Interviewing Students

The interview, in many ways, is the most important part of the evaluation process and can be very interesting and rewarding. The learning description is an overview of the learning, while the interview provides further details and explanation as well as more insight into the student's depth and breadth of knowledge. Direct interaction between the student and the evaluator is necessary in order to verify the learning and reach an accurate conclusion

Every student should be interviewed in real time (e.g., in person, over the phone, via Web-based software), as facial expressions, voice tonality, and/or body language all help in understanding how and what the student knows. Email may be used for preliminary communication or for follow-up to the interview, but is not appropriate for the substantive interview.

The interview is an opportunity to engage in an in-depth discussion with the student and develop a good understanding of the learning being evaluated.

Although the learning description, supporting materials and degree program plan provide a context for your professional evaluation, typically alone they do not provide sufficient information to determine the student’s college-level learning.

Interview Logistics

Once you have accepted the evaluation assignment within PLA Planner, the student will be asked to contact you using the information provided in PLA Planner. The student should contact you directly, but you may want to contact the student first.

If you do not hear from the student within 14 calendar days, please contact your center’s assessment specialist.

Once Contact Has Been Made with the Student

Set up a mutually convenient time to conduct the interview.

  • Interviews may be conducted by phone, in person, or using Web-based software (such as Sype).
  • The interview is an opportunity for you to get a deeper understanding of the student's learning. Plan to spend at least an hour speaking with the student for each topic, depending on the individual needs of each evaluation.
  • If you are doing an in-person interview, you conduct it at the college or a public environment. Do not conduct the interview at your home or the student's home.

Time expectations for the assignment are set by policy.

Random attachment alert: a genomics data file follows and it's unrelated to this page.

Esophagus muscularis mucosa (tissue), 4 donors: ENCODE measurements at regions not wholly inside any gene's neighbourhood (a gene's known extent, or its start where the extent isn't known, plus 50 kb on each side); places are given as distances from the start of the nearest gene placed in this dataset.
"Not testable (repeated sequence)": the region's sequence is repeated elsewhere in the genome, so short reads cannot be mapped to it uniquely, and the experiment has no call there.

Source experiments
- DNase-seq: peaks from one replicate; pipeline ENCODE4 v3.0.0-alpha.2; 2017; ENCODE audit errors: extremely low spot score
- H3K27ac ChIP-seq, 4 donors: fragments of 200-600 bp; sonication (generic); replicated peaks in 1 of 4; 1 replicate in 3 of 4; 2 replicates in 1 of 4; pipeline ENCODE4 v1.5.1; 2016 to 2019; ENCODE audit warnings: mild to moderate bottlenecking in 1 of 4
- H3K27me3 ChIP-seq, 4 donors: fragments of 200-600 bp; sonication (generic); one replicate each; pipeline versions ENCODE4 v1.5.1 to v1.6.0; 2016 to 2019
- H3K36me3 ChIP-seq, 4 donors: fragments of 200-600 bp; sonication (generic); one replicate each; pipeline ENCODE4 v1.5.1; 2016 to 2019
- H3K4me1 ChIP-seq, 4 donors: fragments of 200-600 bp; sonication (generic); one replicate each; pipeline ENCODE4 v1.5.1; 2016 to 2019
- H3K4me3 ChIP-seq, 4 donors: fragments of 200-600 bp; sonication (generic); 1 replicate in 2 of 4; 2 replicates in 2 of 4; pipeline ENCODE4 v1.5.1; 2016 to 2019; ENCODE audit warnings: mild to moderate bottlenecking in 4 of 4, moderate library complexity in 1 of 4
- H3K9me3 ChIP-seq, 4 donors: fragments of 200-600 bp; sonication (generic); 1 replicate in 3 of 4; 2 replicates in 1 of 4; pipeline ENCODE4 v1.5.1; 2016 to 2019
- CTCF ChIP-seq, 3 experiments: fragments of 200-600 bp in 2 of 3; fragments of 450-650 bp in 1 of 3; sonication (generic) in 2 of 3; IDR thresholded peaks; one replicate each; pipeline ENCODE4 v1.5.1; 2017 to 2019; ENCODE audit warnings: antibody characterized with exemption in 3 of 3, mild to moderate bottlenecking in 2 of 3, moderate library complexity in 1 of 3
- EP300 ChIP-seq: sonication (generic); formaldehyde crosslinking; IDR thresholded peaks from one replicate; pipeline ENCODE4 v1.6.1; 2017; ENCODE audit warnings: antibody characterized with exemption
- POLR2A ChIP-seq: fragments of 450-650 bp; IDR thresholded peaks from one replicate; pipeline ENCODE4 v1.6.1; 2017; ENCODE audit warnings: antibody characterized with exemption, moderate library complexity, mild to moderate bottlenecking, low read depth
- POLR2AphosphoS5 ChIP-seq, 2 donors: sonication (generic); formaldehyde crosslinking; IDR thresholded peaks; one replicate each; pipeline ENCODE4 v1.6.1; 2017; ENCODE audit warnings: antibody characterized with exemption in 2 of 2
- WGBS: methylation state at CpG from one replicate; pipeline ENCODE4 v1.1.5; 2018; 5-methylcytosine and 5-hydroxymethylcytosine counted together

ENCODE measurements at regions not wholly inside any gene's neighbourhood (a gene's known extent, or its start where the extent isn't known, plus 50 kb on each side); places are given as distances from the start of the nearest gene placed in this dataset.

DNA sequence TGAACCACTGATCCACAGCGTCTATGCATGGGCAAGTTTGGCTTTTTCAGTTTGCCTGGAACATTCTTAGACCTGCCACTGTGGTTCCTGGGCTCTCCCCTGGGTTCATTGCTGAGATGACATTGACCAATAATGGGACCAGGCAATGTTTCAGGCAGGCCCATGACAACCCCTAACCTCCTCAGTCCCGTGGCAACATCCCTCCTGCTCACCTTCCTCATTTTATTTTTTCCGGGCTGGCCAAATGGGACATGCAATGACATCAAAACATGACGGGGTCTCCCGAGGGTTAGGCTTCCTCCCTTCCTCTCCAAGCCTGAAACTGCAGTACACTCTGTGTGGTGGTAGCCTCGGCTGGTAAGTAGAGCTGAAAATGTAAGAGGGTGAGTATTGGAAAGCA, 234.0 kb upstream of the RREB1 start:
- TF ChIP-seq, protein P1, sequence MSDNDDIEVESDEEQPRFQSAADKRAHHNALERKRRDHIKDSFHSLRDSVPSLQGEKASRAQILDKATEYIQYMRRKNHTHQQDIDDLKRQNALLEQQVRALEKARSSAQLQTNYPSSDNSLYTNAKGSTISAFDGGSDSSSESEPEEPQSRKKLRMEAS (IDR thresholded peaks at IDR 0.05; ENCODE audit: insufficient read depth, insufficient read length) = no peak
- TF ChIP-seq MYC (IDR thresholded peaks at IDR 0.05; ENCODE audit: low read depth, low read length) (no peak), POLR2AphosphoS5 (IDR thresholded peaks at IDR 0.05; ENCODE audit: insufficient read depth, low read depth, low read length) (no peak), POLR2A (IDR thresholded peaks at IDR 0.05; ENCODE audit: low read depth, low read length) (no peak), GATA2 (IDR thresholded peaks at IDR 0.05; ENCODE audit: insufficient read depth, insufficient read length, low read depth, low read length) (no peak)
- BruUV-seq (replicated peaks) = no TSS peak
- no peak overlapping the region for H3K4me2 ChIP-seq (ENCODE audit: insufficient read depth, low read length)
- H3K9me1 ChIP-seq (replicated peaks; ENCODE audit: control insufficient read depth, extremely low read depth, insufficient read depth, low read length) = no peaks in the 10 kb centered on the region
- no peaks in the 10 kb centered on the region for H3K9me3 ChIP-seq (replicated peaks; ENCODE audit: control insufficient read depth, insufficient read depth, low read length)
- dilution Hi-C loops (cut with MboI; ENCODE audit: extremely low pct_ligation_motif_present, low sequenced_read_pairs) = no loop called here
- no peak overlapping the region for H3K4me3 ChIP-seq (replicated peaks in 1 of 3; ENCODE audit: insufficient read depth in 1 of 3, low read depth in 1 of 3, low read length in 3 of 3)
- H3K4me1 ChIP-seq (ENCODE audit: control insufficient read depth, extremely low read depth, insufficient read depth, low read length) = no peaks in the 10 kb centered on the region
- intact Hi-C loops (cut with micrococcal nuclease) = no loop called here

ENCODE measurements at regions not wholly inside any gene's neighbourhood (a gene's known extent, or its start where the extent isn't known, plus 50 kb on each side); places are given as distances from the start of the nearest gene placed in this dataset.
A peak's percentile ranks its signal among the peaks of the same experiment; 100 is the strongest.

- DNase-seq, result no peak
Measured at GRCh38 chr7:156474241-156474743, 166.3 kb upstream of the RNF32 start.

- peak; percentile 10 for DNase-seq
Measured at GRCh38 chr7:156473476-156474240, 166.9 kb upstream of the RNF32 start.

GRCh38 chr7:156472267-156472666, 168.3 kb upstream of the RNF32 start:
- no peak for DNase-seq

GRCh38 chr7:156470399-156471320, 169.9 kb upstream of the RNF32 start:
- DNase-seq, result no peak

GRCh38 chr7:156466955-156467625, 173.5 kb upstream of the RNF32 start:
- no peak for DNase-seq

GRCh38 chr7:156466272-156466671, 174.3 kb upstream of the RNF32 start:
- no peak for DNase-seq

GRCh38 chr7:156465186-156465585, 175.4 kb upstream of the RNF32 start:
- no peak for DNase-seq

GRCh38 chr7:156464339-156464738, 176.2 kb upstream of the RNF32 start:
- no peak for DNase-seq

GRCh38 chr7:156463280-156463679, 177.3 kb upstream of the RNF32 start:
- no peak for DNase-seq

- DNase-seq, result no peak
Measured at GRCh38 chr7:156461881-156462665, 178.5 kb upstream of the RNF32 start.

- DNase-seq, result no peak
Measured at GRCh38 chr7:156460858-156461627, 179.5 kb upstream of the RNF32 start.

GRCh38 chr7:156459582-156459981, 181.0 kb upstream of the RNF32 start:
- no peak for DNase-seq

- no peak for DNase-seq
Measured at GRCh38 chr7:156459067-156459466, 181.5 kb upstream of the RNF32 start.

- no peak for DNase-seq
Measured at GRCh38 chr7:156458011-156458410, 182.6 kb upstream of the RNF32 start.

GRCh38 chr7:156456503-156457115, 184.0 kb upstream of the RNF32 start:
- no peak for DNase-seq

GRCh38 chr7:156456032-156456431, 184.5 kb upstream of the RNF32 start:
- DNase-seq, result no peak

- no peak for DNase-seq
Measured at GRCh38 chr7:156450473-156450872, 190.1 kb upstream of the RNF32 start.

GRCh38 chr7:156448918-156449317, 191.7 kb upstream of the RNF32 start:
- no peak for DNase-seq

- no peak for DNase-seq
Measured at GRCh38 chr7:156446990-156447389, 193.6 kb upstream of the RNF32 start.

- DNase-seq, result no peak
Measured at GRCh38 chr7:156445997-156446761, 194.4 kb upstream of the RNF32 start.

• The entire process from the day you accept the assignment to when you submit your recommendation report needs to take no more than 45 calendar days.
  • You will need to accept the assignment through PLA Planner. The 45-day period begins at the point that you receive the assignment in PLA Planner, so it is important that you accept the assignment in a timely manner or contact your center’s assessment specialist as soon as possible.
  • Should you or the student encounter any delays to the process, you must contact your assessment specialist immediately.

Rejecting an Assignment is sometimes necessary.

  • If you are unable to accept an evaluation that has been assigned to you, use the "Reject Assignment" button in PLA Planner to indicate that you will not be accepting the assignment.
  • If at any point after you have accepted the assignment you decide that you cannot complete the evaluation, contact your assessment specialist immediately. You may do so through the Evaluator-COAR dialog box in PLA Planner, or by email or by phone.

Preparing for and Conducting the Interview

The college does not have pre-set questions for an evaluator to ask. You need to develop these questions from your review of the student’s submission and your understanding of the knowledge that is characteristic of the field and appropriate to college-level learning.

Developing Questions Before the Interview

When you review the learning description and supporting materials, think of questions that you want to ask the student during the interview. Appropriate questions include ones that ask the student:

  • how was the learning acquired
  • in what ways has the learning been used, including:
    • solving problems
    • developing new methods of applying the learning
    • teaching the learning to others.

Some evaluators like to provide students with questions to think about before the interview.

Developing Questions During the Interview

Often knowledge gained through experience doesn't fit pre-defined sets of questions, so in addition to the questions you prepare, you may find that you will want to use probing questions during the interview in response to something that the student has shared.

Different types of knowledge can require different strategies. You will need to determine the best methods that will reveal to you the extent and nature of the student’s college-level learning.

From the interview, you should be able to determine the depth, breadth and level of this learning and be able to place the learning within the context of ESC credit designations (e.g., liberal arts and sciences, SUNY general education requirements, introductory or advanced level) using the professional standards of your field.